Successful integration of robotics into the human sphere requires significant research on methods for direct human-robot interaction (HRI), unhindered by handheld interfaces, and grounded in the physical world in which people work and play.
The overall goals of this research are to contribute to the development of knowledge, methods, and algorithms for natural, transparent HRI that enable humans and robots to interact effectively and cooperatively in unstructured, shared spaces. Motions, gestures, forces, and other cues are effectively used by pairs working together to manage cooperative tasks – particularly in situations where noise or other audio barriers preclude verbal communication. Other channels, such as physiological sensing, can provide cues around readiness and satisfaction. These cues signal transition-related information essential to the collaboration flow such as: turn taking/giving, role changes (e.g., leader/follower, instructor/trainee) and state changes (e.g., ready/waiting/busy, unsure/confident).
Check out this video demonstration of a robot-human handover controller developed in our lab.
Existing industrial robot programming interfaces, e.g., teach pendants and computer consoles, are often unintuitive, resulting in slow and tedious teaching process. While kinesthetic teaching provides an alternative for small robots, where interaction can be safe, for large industrial robots, physical interaction is not an option. Emerging augmented reality (AR) technology offers the potential for faster, safer, and more intuitive robot programming as it admits presentation of rich amounts of visual, in-situ information. However, too much information may also overload user visual perception capacity, and it may not provide adequate feedback of robot state.
This project offers a future-focused approach for robot programming using augmented reality (AR) with the goal of enabling safe and intuitive human-robot interaction in collaborative manufacturing. Using a mixed reality head-mounted display (Microsoft Hololens) and a pair of surface electromyography (EMG) and gesture sensing armbands (MYO Armband), we designed a multimodal user interface using AR to ease the robot programming task by proving multiple interactive functions: 1) Trajectory specification. 2) Virtual previews of robot motion. 3) Visualization of robot parameters. 4) Online reprogramming during simulation and execution. 5) Gesture and EMG-based control of robot trajectory execution. 6) Online virtual barrier creation and visualization. We present a multimodal system for trajectory programming and on-line control, merging AR, electromyography reading, gesture control, speech control, and tactile feedback. We validated our AR-robot programming interface by comparing it with kinesthetic teaching and other standard robot control methods and found promising results for our system.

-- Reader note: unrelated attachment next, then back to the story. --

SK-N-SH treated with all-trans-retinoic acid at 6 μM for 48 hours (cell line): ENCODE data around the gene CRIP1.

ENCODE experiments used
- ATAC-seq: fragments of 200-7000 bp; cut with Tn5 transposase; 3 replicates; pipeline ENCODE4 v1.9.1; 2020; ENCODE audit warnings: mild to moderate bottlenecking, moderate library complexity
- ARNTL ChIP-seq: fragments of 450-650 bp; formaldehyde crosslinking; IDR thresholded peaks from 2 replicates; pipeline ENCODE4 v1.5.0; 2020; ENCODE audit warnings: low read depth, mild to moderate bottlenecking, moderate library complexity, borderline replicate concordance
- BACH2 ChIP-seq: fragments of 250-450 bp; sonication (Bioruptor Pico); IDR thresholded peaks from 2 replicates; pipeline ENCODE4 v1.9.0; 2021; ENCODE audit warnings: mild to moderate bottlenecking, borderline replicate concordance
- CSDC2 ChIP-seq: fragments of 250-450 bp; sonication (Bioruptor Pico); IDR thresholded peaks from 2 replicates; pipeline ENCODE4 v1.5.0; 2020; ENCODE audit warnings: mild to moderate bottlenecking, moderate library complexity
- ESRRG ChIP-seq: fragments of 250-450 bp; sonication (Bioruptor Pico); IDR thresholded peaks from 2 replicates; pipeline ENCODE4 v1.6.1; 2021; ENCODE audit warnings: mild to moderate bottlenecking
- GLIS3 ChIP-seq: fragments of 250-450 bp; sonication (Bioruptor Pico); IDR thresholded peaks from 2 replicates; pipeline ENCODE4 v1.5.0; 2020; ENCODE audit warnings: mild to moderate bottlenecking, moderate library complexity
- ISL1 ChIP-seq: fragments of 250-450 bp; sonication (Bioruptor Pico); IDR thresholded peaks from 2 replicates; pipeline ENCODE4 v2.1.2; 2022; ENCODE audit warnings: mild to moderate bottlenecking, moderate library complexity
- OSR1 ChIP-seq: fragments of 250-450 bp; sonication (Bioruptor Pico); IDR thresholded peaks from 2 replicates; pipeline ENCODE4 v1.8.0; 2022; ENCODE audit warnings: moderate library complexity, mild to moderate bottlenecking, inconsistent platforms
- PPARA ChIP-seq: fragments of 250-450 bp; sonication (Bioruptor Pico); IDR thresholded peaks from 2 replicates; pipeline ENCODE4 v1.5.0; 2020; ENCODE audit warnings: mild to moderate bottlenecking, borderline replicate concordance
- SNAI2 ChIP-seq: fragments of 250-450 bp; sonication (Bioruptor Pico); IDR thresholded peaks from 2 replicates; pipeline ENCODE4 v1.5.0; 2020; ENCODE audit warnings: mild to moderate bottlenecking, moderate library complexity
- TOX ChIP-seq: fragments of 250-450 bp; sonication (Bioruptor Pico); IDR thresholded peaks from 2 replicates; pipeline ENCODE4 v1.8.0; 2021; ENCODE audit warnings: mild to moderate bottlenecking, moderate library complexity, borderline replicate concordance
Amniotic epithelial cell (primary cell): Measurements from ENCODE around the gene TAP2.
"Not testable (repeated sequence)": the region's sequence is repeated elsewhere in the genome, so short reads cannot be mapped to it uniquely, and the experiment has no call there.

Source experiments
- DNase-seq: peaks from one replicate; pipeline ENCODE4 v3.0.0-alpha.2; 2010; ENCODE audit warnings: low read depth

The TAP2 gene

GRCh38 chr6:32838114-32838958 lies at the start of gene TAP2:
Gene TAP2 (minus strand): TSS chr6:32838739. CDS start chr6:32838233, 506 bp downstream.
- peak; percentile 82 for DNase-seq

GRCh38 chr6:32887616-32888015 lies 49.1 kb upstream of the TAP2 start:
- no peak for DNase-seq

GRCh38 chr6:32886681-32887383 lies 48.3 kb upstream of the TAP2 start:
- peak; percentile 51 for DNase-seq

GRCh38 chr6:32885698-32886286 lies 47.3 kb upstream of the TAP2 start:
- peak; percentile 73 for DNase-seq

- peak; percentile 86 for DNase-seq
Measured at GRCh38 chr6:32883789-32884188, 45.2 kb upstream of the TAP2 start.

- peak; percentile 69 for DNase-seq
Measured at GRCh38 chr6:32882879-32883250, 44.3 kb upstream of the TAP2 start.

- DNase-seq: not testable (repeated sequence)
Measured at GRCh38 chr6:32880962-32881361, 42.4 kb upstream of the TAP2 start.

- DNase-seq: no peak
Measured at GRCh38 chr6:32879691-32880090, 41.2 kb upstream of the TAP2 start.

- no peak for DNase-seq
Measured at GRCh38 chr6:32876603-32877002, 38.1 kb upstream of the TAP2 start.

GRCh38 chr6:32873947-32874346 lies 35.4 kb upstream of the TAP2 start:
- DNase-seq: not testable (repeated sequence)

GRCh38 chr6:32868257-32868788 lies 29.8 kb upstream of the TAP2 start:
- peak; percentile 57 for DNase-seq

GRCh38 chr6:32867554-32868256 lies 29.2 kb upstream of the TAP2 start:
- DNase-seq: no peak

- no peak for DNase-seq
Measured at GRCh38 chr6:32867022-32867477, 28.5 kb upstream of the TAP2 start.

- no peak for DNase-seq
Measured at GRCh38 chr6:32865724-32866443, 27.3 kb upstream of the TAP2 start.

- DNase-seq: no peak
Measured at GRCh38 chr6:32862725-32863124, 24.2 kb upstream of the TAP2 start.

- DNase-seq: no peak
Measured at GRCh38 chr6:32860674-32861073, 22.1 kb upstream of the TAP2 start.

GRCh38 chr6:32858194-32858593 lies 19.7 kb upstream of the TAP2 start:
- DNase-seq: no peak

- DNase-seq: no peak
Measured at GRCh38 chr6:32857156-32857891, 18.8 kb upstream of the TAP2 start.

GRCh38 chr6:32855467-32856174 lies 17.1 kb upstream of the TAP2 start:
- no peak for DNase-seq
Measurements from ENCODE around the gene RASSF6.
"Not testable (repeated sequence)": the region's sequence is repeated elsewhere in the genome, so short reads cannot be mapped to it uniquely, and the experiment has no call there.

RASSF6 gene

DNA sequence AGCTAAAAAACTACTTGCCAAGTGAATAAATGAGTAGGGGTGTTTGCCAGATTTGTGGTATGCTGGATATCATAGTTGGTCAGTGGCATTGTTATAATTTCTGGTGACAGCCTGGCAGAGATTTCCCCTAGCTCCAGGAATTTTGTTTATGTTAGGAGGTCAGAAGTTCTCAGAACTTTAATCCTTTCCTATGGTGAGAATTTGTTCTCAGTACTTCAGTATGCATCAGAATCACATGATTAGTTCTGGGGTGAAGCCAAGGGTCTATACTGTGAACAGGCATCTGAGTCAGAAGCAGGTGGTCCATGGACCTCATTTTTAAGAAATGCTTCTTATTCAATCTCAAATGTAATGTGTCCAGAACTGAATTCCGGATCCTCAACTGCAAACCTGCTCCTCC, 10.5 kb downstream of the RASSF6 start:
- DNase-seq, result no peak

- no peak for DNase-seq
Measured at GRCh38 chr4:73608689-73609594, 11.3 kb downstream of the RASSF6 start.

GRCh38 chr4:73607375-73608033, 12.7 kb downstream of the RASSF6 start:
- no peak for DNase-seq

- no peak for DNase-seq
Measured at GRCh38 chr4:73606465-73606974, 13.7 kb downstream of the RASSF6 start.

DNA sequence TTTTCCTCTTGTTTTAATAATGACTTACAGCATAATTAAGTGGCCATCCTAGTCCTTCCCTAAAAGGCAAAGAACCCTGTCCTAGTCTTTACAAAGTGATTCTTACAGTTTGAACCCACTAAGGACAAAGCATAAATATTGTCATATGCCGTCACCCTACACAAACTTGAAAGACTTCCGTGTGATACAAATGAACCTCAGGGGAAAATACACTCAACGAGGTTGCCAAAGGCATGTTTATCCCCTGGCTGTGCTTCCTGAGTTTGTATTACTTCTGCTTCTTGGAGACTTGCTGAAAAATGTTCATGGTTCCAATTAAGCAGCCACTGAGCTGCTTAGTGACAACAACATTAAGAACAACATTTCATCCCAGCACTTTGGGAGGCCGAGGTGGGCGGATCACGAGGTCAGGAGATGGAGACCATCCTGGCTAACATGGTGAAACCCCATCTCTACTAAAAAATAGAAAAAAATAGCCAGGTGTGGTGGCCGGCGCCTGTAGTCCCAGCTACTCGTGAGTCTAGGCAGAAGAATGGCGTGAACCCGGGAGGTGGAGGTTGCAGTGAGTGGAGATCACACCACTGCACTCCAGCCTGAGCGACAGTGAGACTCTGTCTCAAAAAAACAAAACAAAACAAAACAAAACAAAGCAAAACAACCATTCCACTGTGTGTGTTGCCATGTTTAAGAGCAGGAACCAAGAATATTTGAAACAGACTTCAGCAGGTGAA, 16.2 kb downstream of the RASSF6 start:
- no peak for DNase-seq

Developed for a project in collaboration with DLR, the German Aerospace Institute, our goal is to solve complex problems in manufacturing processes that are labor-intensive, requires online expert knowledge, and have been too difficult to automate completely, such as the prime example of carbon fiber reinforced polymer manufacturing.
We’re currently working on further integration of new methods to allow more intuitive and natural operation of robotics!
Sidewalks are unique in that the pedestrian-shared space has characteristics of both roads and indoor spaces. Like vehicles on roads, pedestrian movement often manifests as flows in opposing directions. On the other hand, pedestrians also form crowds and can exhibit much more random movements than vehicles. Classical algorithms are insufficient for safe navigation around pedestrians and remaining on the sidewalk space. Our approach takes advantage of natural human motion to allow a robot to adapt to sidewalk navigation in a safe and socially-compliant manner. We developed a group surfing method which aims to imitate the optimal pedestrian group for bringing the robot closer to its goal. For pedestrian-sparse environments, we use a sidewalk edge detection and following method. Underlying these two navigation methods, the collision avoidance scheme is human-aware. Components of the navigation stack are demonstrated in simulation and an integrated simulation and real-world experiment are discussed.
In addition, We’re investigating the effect of intent communication on mobile robot social-acceptability in pedestrian-rich environments. Pedestrians naturally engage in joint collision avoidance with others in public spaces, based on a variety of subtle body language cues. We do not, however, understand very well how robots move. We’re developing and testing a variety of cues that mobile robots can use to help pedestrians quickly build enough understanding and trust to feel both comfortable and safe when sharing a space with a robot.
We have two studies planned for this project. The first, a laboratory experiment, will determine the most communicative of a variety of cues. The second, a field study, will validate the cue chosen in the first study in a pedestrian space on campus.